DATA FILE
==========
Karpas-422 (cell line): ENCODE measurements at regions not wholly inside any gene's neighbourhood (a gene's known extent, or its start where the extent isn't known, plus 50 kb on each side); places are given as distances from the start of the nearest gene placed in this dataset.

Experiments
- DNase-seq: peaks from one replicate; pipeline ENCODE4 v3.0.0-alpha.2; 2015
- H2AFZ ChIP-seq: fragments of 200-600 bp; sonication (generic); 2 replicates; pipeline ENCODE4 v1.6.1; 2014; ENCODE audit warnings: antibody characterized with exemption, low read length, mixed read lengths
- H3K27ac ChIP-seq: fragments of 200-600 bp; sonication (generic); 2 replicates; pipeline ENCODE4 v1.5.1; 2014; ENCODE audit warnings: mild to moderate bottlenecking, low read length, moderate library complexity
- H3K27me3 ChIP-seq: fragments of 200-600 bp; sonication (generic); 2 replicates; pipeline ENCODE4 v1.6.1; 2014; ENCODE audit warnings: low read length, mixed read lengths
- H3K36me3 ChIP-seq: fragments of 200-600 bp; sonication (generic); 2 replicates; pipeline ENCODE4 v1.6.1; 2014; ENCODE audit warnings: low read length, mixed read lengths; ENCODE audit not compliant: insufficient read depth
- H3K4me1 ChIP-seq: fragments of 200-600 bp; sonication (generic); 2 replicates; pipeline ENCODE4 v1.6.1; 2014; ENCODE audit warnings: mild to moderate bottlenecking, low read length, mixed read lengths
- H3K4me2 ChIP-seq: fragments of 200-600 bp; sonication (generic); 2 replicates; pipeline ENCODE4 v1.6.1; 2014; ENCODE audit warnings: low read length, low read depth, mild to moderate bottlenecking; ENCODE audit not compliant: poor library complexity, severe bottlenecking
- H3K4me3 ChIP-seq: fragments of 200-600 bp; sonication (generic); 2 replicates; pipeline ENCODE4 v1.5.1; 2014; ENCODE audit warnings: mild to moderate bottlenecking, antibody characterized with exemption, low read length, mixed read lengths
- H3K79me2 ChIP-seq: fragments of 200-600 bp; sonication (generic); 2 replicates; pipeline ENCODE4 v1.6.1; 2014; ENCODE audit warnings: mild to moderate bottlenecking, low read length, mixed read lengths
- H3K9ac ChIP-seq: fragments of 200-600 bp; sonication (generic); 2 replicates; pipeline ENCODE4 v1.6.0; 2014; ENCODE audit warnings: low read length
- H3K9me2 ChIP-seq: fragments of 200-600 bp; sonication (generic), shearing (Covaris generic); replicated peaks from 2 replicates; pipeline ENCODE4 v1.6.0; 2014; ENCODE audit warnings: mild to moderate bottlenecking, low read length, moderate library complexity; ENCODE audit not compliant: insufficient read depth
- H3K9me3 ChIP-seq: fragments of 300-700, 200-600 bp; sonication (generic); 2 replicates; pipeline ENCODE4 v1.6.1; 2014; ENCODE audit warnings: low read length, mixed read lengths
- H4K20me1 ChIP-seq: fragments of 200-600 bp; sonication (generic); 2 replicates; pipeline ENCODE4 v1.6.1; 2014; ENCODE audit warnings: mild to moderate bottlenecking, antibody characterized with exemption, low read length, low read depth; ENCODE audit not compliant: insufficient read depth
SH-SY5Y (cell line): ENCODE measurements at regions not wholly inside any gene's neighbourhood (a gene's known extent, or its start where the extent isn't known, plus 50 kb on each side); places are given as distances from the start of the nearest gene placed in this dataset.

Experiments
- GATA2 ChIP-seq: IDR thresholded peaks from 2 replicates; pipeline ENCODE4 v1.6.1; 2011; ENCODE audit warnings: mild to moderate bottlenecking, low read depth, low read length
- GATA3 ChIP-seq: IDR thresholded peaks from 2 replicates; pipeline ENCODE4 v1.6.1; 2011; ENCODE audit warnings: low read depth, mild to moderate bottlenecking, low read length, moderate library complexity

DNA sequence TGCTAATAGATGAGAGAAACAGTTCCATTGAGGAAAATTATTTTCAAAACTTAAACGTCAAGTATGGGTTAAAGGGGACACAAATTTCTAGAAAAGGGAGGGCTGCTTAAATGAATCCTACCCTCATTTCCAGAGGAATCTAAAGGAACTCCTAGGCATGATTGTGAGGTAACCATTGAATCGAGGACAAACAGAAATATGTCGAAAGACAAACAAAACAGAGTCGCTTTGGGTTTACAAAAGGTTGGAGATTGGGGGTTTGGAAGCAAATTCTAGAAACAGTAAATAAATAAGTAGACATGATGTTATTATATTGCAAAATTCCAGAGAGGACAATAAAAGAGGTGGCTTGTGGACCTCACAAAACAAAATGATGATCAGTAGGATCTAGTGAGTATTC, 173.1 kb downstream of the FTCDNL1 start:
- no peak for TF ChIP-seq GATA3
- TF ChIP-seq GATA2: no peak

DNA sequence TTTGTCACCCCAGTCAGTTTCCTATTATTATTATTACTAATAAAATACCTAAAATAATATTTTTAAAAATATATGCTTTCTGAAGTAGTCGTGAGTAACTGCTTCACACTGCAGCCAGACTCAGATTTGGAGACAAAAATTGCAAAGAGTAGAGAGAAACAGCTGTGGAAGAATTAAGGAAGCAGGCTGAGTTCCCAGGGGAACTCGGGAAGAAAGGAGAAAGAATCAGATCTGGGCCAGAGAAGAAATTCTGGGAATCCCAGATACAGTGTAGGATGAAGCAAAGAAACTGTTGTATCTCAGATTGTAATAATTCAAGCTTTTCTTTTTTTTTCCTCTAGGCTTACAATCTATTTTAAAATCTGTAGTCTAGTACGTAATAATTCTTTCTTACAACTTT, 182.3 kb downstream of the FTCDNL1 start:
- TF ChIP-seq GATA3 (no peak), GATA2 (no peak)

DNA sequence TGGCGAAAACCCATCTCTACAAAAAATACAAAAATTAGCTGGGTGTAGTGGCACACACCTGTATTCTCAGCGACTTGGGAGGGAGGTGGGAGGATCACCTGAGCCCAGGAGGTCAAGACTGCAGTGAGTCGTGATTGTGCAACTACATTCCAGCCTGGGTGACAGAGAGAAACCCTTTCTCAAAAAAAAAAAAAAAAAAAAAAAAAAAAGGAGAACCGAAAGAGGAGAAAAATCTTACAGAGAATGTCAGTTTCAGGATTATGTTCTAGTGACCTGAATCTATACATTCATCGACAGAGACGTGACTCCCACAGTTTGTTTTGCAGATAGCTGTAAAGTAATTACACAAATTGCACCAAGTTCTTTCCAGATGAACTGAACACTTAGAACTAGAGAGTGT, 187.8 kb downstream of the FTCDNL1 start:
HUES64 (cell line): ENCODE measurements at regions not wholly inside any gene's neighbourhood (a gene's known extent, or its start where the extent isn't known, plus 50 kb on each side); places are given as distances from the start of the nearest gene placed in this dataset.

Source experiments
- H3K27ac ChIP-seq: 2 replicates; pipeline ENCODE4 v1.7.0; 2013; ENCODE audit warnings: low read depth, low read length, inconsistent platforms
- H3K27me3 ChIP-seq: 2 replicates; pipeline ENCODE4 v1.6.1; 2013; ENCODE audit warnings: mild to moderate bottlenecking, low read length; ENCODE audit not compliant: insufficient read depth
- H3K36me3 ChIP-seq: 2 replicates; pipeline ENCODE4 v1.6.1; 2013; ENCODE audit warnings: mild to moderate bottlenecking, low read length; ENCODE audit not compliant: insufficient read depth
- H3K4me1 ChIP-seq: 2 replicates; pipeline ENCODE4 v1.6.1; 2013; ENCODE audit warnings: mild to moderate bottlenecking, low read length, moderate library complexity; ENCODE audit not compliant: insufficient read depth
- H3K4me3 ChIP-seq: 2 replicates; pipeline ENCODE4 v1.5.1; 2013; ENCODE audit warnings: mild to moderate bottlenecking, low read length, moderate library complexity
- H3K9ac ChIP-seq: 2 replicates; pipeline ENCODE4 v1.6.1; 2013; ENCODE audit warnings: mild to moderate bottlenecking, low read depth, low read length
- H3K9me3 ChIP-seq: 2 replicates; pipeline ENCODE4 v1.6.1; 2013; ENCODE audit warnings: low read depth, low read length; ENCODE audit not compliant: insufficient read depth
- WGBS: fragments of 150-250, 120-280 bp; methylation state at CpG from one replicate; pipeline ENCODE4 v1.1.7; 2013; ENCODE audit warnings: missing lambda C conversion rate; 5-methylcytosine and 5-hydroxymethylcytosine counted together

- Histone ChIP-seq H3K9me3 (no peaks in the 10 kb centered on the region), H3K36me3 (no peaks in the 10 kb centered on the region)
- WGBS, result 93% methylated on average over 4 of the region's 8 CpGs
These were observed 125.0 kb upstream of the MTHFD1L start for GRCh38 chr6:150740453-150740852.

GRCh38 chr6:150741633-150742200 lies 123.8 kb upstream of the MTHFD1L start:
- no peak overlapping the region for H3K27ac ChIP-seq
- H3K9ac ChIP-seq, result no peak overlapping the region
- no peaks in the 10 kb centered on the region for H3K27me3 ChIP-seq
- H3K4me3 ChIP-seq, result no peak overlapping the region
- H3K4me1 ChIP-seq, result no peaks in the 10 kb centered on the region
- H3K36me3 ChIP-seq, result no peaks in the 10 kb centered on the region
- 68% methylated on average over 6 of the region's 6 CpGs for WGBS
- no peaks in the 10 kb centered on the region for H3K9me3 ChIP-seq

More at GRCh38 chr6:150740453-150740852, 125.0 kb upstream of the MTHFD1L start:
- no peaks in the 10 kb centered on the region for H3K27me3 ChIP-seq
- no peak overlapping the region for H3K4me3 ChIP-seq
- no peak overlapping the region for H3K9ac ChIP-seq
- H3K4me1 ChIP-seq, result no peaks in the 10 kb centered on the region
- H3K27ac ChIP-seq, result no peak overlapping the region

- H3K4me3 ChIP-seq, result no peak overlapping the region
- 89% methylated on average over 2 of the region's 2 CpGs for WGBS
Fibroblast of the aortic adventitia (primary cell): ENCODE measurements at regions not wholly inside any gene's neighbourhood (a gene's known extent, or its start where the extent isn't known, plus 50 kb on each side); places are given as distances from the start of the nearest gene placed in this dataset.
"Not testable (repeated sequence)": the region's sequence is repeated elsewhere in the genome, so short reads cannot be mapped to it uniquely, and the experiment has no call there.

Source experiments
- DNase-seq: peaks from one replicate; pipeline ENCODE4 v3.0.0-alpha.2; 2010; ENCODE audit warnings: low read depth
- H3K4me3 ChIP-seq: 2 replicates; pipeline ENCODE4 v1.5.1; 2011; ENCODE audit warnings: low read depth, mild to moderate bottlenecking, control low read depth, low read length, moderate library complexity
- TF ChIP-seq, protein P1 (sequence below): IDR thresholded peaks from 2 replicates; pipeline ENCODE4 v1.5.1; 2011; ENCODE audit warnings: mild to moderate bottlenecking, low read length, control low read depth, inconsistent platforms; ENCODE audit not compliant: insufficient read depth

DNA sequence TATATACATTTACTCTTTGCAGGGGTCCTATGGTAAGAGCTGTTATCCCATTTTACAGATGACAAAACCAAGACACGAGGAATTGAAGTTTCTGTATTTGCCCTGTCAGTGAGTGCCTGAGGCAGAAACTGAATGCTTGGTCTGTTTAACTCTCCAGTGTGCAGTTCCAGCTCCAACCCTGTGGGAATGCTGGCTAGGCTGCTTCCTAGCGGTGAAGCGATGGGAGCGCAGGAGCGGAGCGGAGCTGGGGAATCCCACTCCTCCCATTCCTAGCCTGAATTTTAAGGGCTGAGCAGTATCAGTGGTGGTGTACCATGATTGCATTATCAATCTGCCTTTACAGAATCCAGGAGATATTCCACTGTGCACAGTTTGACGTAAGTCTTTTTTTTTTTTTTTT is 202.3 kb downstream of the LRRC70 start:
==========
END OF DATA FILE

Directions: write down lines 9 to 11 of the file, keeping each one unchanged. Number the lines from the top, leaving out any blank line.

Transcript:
- H3K4me2 ChIP-seq: fragments of 200-600 bp; sonication (generic); 2 replicates; pipeline ENCODE4 v1.6.1; 2014; ENCODE audit warnings: low read length, low read depth, mild to moderate bottlenecking; ENCODE audit not compliant: poor library complexity, severe bottlenecking
- H3K4me3 ChIP-seq: fragments of 200-600 bp; sonication (generic); 2 replicates; pipeline ENCODE4 v1.5.1; 2014; ENCODE audit warnings: mild to moderate bottlenecking, antibody characterized with exemption, low read length, mixed read lengths
- H3K79me2 ChIP-seq: fragments of 200-600 bp; sonication (generic); 2 replicates; pipeline ENCODE4 v1.6.1; 2014; ENCODE audit warnings: mild to moderate bottlenecking, low read length, mixed read lengths